LA Angels May Progress Report


The Los Angeles Angels had an even better May than April as they continue erasing the demons of 2012 and 2013. Here is the Angels’ May progress report.

Jun 10, 2014; Anaheim, CA, USA; Los Angeles Angels right fielder Collin Cowgill (7) celebrates after hitting a walk off home run during the fourteenth inning against the Oakland Athletics at Angel Stadium of Anaheim. Mandatory Credit: Richard Mackson-USA TODAY Sports

Building on a Successful April

Coming into last season, the first goal was to get off to a good start. That goal was not met. Going into this season, the initial objective was the same.

This time the team came through.

It wasn’t fantastic, but doable. The Angels went 10-10 in their first 20 games, a start that might have given them the division title  in 2012. By the end of the month, the team completed its first above-.500 April since 2011.

Signs pointed to a much better season. The offense was rolling. The starting pitching was consistent. The defense was vastly improved. The only blemish was the ninth inning, where the bullpen (Ernesto Frieri) seemed to fall off a cliff.

At one point in May, the Angels were top five in fewest runs allowed in innings one through eight, but allowed the most runs in the ninth.

Even that has changed. All that’s really left now is a long winning streak, one that could catapult the Angels forward towards October.

Some Stats for the Month of May

Offense (AL rank in parentheses)

  • Batting Average: .255 (8th)
  • On Base Percentage: .325 (6th)
  • Slugging Percentage: .400 (8th)
  • OPS: .724 (6th)
  • Runs: 115 (10th)
  • Hits: 242 (10th)
  • Doubles: 52 (4th)
  • Triples: 8 (1st)
  • Homeruns: 23 (9th)
  • Extra Base Hits: 83 (6th)
  • Stolen Bases: 15 (9th)
  • Sacrifice Bunts: 5 (7th)
  • Sacrifice Flies: 10 (3rd)


  • ERA: 3.98 (11th)
  • WHIP: 1.22 (3rd)
  • SO: 221 (5th)
  • Batting Average Against: .232 (2nd)
  • Runs Allowed: 264 (5th)

The Return of the Role Players

This is my favorite part. Role players were huge in thrusting the Angels to the top of the AL West from 2004 through 2009. Despite where their minor league system ranks, the Halos have a lot of young players under their control contributing now. The brightest spot might be 2011 First Round pick CJ Cron. Cron hit .301 / .328 / .548 in 11 games after being called up.

Other Angels role players who excelled in May include the following…

Collin Cowgill: .284 / .370 / .346

Grant Green: .361 / .375 / .475

Efren Navarro: .310 / .375 / .483

This one of the key ingredients that goes into a playoff team.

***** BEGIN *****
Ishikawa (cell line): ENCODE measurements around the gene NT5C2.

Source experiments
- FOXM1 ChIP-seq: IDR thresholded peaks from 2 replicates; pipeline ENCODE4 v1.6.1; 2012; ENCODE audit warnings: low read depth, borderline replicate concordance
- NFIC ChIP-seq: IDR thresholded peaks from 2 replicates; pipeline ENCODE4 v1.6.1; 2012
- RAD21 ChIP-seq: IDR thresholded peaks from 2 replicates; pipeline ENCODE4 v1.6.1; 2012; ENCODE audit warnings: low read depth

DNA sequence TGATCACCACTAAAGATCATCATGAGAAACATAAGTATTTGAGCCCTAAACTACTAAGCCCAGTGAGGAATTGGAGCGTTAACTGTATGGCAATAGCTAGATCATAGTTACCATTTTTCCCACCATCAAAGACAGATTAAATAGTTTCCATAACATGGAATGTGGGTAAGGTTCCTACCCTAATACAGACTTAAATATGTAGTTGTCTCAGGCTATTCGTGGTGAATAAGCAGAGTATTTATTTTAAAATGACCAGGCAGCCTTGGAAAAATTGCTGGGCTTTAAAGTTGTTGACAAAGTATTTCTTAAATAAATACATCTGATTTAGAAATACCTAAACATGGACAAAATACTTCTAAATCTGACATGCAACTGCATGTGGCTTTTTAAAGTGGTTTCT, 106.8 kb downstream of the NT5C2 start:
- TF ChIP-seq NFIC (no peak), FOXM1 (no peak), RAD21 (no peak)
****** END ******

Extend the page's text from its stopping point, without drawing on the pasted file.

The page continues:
Jun 3, 2014; Houston, TX, USA; Los Angeles Angels first baseman Albert Pujols (5) gets a single during the fourth inning against the Houston Astros at Minute Maid Park. Mandatory Credit: Troy Taormina-USA TODAY Sports

Night and Day

Albert Pujols torched the baseball in April, hitting nine homeruns, seven doubles, driving in 23 RBI, and hitting .279 / .341 / .586.

In May, Albert cooled off a bit, hitting .234 / .293 / .349.

It’s a long slump, but the good news is that Pujols gave himself a cushion that allows a bigger window to bring his numbers back up than in the last two seasons, especially 2012.

One positive trend emerging, however, is the number of productive role players stepping up with Josh Hamilton out for 8 weeks. This takes pressure off Pujols and Hamilton to have big years for the Halos to compete.

Personally, I think it’s more important for Mike Trout to have a big year. He’s the centerpiece now.

Looking Ahead to June

The Angels are playing good, consistent baseball. They’ve had a steady diet of two and three game winning streaks, mixed with a few two game losing streaks, but not one losing streak of more than three.

People thought going into the season that the Angels weren’t going to have the pitching to compete. Their offense would need to slug their way to the playoffs. That was mostly based on what happened in 2013, a different season. There was also much uncertainty going with such a young starting rotation, but that rotation has been one of the team’s brightest spots.

The Halos need to keep doing what they’re doing. Trout just needs to be Trout. Josh Hamilton is back. Albert Pujols is in a slump, but he’ll come out of it. Garrett Richards has been a hidden gem. Joe Smith has bridged a big gap in the bullpen.

This is an overall much better team than the last few seasons.

There is something the Angels still haven’t fully remedied: performing against their own division. The A’s have had the Angels’ number so far this season. The Halos are doing well overall against the other three teams. But they need to get it going against the A’s.

The Angels are playing great against the AL Central, AL East, and in interleague play. But they’re underperforming against their own division. With that being said,  if the Angels play at least .500 ball against their own division, they will be bound for October baseball.

Jun 9, 2014; Anaheim, CA, USA; Los Angeles Angels center fielder Mike Trout (27) reacts during the game against the Oakland Athletics at Angel Stadium of Anaheim. The Angels defeated the Athletics 4-1. Mandatory Credit: Kirby Lee-USA TODAY Sports

Facts and Figures

  • The Angels have not come to an agreement with left-hander Sean Newcomb or right-hander Joe Gatto, their two top picks from the 2014 First-Year Player Draft.
  • If Angels fans are concerned their team won’t catch up to the A’s, just know that the both teams have been back and forth for years. One example is September 2012, when the Halos went into Oakland and swept the A’s, and then lost 2 out of 3 against the A’s a week later at home. Things can change at any time in this game.
  • Another example, but a different team, is the 2012 Texas Rangers. The Angels won 7 of the first 10 meetings between the two clubs, and then Texas won 6 of the remaining 9. That’s baseball.